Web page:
KUALA LUMPUR: Malaysian Deputy Prime Minister Muhyiddin Yassin has been dropped after Prime Minister Najib Razak carried out a cabinet reshuffle on Tuesday (Jul 28).
Mr Muhyiddin will be replaced by Home Minister Zahid Hamidi, Mr Najib announced in a televised address to the nation. Chief of the parliamentary Public Accounts Committee Nur Jazlan Mohamed has been appointed Deputy Home Minister.
“This new cabinet ensures that the Government has the strength and unity to focus on my development plans for Malaysia, and the challenges we currently face," Mr Najib said.
“Following the democratic mandate given to the Barisan Nasional Government in the 2013 General Election, it is my duty to ensure that the Government delivers on our transformation programme."
Mr Muhyiddin had on Sunday made his first public remarks on the graft scandal at the state wealth fund 1Malaysia Development Berhad (1MDB), urging Mr Najib for explanations on the saga.
This was followed on Monday by the Prime Minister’s Office issuing a statement urging “all administrative officials including the deputy prime minister” to wait for the results of the investigation on the graft scandal.
“The cabinet must act as one solid team," Mr Najib said in his televised address. "I welcome vigorous debate, and can accept dissent and criticism. However, this process should take place in cabinet as part of the decision-making process.
"Members of the cabinet should not air their differences in an open forum that can affect public opinion against the government and Malaysia. It is contrary to the concept of collective responsibility that is the foundation of cabinet government."
Mr Najib added: “The decision to replace Muhyiddin Yassin was very difficult, but leadership is about doing what you think is right. To deliver for Malaysia, I must have a solid and unified team moving in the same direction."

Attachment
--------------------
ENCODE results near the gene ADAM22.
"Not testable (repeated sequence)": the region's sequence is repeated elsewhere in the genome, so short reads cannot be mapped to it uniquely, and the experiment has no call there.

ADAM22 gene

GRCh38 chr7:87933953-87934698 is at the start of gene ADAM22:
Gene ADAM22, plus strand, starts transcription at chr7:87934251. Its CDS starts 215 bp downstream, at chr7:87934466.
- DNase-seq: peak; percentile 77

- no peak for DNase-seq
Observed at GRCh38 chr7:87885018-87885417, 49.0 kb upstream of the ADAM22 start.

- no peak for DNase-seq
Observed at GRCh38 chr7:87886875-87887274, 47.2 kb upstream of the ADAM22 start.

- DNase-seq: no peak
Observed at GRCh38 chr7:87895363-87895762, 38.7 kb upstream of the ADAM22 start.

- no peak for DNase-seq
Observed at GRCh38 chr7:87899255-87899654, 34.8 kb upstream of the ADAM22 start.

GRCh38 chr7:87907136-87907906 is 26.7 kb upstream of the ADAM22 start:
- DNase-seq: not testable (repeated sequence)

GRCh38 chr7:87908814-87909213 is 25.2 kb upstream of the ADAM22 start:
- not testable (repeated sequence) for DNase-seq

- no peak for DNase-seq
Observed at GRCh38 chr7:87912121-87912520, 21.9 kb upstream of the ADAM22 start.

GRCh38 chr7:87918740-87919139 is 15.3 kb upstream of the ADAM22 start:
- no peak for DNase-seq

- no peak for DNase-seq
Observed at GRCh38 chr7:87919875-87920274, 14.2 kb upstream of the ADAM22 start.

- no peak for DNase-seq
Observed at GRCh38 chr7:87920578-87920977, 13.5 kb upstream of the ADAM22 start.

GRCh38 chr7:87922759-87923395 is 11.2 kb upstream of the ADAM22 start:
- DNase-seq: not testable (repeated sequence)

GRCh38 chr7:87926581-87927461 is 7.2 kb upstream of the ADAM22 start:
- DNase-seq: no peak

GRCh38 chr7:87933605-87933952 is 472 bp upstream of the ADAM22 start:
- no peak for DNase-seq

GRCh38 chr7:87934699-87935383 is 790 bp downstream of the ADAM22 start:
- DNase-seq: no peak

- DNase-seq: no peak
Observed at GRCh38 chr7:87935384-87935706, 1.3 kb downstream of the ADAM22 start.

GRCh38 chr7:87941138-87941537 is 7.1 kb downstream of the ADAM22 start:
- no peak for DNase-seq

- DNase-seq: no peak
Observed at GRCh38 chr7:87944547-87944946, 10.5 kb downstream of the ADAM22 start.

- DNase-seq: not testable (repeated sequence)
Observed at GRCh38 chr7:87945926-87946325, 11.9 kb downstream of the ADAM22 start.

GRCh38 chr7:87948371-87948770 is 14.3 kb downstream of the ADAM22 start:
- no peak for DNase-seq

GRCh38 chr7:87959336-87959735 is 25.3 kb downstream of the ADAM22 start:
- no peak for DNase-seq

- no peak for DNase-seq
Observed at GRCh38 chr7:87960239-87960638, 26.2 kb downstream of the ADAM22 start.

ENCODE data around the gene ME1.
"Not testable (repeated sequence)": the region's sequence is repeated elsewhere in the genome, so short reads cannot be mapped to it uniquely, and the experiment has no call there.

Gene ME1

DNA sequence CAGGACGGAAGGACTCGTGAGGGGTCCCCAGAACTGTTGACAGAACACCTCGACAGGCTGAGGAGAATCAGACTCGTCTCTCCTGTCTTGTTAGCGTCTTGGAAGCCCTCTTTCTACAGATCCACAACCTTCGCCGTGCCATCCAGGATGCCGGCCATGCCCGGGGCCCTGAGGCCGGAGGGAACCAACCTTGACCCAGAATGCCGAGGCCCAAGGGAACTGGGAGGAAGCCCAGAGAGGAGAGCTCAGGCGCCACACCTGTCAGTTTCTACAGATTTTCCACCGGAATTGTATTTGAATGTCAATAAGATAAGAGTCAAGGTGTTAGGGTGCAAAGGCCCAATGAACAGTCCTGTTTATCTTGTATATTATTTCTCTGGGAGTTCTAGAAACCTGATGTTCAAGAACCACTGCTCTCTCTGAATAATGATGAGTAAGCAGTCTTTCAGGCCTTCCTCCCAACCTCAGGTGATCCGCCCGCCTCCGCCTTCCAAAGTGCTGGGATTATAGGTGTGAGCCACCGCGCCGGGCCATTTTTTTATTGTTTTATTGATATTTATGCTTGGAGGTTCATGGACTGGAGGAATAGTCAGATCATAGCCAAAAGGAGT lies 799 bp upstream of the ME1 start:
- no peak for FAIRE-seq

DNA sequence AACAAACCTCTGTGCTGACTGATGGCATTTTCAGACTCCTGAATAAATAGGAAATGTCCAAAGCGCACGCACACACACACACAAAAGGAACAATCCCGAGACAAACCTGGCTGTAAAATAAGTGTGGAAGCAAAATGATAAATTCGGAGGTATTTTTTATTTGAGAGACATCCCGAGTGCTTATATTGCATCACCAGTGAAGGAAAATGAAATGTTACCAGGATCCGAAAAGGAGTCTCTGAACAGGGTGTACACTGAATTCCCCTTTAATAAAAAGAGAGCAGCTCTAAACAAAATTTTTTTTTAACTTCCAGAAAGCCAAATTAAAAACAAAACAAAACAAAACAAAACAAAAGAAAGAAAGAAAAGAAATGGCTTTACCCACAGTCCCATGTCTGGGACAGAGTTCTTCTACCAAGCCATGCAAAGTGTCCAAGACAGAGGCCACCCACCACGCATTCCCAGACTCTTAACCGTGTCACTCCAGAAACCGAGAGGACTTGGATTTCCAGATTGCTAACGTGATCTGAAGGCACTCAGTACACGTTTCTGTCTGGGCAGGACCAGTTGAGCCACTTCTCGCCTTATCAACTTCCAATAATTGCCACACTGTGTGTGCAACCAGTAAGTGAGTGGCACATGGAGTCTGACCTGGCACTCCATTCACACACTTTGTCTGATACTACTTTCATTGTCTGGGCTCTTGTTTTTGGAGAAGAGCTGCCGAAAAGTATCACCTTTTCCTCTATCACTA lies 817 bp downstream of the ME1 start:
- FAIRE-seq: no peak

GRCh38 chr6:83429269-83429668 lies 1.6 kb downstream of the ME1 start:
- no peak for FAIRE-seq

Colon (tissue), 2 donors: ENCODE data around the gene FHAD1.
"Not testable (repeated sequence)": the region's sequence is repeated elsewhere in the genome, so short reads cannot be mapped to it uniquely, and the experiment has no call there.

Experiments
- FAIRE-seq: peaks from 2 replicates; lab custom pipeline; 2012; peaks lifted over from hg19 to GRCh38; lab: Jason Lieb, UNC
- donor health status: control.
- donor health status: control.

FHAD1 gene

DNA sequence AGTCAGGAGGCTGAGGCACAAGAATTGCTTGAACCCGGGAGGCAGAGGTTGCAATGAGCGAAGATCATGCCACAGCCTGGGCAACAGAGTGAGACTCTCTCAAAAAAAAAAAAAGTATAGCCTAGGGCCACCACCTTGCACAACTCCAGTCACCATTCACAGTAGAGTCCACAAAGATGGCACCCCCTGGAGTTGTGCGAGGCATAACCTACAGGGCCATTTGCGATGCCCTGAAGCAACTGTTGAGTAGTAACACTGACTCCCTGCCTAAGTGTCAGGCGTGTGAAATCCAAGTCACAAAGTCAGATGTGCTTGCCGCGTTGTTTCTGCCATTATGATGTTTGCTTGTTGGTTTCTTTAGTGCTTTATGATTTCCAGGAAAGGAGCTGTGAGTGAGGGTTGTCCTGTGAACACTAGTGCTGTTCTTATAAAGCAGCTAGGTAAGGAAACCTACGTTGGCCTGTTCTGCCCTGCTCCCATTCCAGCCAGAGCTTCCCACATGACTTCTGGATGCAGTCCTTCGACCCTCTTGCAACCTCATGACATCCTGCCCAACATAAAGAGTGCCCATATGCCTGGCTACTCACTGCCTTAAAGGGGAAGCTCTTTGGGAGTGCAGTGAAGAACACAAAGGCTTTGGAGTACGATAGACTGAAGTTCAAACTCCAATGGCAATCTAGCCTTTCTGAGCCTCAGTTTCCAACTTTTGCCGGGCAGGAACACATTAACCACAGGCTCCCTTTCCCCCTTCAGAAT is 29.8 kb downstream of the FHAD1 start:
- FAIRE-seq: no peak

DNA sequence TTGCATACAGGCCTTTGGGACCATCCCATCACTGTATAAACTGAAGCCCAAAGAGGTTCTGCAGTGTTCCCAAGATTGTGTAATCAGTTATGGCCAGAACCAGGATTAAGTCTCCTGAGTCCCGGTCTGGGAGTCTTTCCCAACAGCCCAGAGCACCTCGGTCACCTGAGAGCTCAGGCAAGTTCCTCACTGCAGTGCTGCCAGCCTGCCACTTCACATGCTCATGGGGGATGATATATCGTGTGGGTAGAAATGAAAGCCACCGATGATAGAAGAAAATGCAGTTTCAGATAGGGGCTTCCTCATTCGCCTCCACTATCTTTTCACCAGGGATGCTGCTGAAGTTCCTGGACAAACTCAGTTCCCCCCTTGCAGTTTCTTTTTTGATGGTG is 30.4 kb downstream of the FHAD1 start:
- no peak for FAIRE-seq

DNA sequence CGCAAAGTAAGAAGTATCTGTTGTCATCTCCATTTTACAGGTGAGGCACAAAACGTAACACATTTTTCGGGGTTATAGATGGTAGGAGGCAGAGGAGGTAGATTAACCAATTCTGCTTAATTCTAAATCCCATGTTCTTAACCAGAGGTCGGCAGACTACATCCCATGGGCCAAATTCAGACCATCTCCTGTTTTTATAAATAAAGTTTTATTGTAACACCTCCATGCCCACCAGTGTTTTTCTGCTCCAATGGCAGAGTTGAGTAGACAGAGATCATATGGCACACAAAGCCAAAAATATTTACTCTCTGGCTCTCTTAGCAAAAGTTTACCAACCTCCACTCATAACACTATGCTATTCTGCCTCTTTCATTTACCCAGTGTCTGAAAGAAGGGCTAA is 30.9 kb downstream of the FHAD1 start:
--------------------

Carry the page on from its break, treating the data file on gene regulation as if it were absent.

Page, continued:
Defence Minister Hishammuddin Hussein, who retained his portfolio, said the cabinet reshuffle is the "prerogative" of the Prime Minister when asked whether Mr Najib acted in order to remove his critics. "This is not something new," he said. "Cabinet reshuffles have been done by previous Prime Ministers."
State-run Bernama news agency said the premier also sacked Attorney-General Abdul Gani Patail, who was involved in investigations into corruption allegations related to the Najib-linked company.
The Prime Minister and 1MDB have vehemently denied any wrongdoing. Mr Najib appeared to allude to Muhyiddin's criticisms in announcing his replacement.
"Any difference in opinion is not supposed to be expressed in an open forum, which is against the concept of collective responsibility in the government," Najib said.
Other ministers who were dropped include Mohd Shafie Apdal (Rural and Regional Development Minister), Hasan Malek (Domestic Trade, Cooperatives and Consumerism Minister), G Palanivel (Natural Resources and Environment Minister) and Ewon Ebin (Science, Technology and Innovation Minister).
MOUNTING PRESSURE OVER 1MDB
Najib has come under mounting pressure over the past year amid a drip-feed of allegations related to 1MDB, which he launched in 2009. He still chairs its advisory board.
The Wall Street Journal reported this month that Malaysian government investigators had discovered that nearly US$700 million had moved through government agencies, banks and companies linked to 1MDB before ending up in Najib's personal accounts.
The premier has denied the report as "political sabotage", while 1MDB has said it did not transfer any funds to the premier. 1MDB is reeling under US$11 billion in debt, blamed largely on a much-questioned drive to acquire power-industry assets.
Fears that it may collapse or need a massive bailout have contributed to a recent slide in the ringgit currency to 17-year lows. A government statement cited by Bernama said Mr Abdul Gani's appointment had been "terminated effective July 27 due to health reasons".
But the announcements touched off speculation that Najib was moving to contain the damage from the scandal.
Last week the home ministry suspended for three months the publishing permits of The Edge Media Group, which is known for its aggressive reporting on 1MDB.
The overseas Sarawak Report, an activist website that had also published a series of exposes, has also been blocked.